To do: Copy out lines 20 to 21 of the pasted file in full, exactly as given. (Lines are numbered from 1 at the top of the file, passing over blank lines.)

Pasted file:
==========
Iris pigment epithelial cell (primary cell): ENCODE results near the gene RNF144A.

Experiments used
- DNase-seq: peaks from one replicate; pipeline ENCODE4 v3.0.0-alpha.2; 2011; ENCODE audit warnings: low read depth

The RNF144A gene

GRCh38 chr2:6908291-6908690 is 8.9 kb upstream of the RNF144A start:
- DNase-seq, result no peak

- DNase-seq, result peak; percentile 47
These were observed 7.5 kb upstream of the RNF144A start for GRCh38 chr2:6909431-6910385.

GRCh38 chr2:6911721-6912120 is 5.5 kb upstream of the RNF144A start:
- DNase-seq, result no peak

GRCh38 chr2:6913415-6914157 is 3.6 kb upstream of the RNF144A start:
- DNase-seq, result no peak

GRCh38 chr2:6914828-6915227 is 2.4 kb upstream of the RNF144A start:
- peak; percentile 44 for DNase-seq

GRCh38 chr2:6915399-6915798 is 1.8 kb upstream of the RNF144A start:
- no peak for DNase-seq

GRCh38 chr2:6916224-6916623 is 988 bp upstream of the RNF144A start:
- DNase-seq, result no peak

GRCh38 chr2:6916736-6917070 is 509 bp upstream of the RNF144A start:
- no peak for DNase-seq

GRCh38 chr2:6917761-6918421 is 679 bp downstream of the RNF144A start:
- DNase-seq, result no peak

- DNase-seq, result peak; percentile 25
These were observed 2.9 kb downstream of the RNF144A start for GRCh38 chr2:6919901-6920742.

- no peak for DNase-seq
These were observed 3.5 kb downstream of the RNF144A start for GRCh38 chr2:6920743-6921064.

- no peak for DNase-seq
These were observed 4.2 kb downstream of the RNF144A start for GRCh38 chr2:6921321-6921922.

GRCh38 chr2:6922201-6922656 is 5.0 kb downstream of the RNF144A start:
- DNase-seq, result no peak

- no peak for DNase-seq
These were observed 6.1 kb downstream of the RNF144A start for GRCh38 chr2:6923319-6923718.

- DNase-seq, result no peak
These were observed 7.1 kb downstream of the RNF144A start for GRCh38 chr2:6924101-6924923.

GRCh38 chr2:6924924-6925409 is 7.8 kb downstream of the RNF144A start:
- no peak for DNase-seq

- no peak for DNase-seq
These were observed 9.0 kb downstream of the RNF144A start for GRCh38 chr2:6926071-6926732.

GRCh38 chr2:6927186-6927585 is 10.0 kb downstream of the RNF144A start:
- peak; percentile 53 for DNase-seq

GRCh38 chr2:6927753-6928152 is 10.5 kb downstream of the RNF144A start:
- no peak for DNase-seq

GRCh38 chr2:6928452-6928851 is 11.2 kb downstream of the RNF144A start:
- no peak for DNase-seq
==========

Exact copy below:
- no peak for DNase-seq

GRCh38 chr2:6917761-6918421 is 679 bp downstream of the RNF144A start: